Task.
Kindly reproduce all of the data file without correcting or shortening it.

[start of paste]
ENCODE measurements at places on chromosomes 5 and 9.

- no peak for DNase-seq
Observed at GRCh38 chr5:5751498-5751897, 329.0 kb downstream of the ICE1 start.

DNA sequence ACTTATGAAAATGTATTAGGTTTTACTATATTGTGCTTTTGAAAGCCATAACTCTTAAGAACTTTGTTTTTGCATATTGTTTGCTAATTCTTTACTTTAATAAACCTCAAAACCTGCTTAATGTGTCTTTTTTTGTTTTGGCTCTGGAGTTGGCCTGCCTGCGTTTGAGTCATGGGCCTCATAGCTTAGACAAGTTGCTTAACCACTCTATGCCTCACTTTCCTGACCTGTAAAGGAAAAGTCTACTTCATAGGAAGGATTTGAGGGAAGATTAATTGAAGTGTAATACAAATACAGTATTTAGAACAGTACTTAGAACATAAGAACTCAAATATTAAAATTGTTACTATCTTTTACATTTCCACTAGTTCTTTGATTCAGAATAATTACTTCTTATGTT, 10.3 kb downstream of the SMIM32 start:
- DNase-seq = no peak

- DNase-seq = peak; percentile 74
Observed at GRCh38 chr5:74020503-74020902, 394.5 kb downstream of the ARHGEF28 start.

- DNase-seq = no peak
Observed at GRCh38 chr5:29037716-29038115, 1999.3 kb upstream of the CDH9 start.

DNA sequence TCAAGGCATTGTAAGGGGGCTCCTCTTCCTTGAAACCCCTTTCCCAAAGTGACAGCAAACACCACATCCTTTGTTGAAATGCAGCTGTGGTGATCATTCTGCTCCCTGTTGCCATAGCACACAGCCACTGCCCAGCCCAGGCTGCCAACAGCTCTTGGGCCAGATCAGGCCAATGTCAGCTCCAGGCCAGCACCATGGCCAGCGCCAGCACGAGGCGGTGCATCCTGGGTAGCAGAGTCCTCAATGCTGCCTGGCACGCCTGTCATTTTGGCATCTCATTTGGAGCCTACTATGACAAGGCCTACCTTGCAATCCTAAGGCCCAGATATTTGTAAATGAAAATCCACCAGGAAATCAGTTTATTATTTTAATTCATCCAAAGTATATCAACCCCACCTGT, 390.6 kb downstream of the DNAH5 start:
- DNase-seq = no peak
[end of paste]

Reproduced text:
ENCODE measurements at places on chromosomes 5 and 9.

- no peak for DNase-seq
Observed at GRCh38 chr5:5751498-5751897, 329.0 kb downstream of the ICE1 start.

DNA sequence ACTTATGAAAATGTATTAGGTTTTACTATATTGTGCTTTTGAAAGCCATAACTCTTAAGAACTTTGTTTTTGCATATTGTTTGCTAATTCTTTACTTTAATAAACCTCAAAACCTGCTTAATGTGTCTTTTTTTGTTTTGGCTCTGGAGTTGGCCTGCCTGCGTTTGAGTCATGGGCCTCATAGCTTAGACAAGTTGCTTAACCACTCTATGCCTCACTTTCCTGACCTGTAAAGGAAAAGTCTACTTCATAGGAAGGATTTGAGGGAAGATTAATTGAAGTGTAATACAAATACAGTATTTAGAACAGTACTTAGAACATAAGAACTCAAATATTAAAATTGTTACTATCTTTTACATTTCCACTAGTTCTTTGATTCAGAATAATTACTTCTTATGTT, 10.3 kb downstream of the SMIM32 start:
- DNase-seq = no peak

- DNase-seq = peak; percentile 74
Observed at GRCh38 chr5:74020503-74020902, 394.5 kb downstream of the ARHGEF28 start.

- DNase-seq = no peak
Observed at GRCh38 chr5:29037716-29038115, 1999.3 kb upstream of the CDH9 start.

DNA sequence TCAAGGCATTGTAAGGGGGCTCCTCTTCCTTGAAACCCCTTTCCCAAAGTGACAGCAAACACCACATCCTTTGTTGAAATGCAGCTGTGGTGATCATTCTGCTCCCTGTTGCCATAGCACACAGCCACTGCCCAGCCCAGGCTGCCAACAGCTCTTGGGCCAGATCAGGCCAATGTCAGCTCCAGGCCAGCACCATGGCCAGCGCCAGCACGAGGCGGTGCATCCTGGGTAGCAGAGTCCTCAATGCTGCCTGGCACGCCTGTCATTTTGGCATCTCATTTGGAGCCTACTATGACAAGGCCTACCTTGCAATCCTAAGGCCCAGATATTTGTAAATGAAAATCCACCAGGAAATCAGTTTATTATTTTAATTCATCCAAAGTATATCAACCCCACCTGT, 390.6 kb downstream of the DNAH5 start:
- DNase-seq = no peak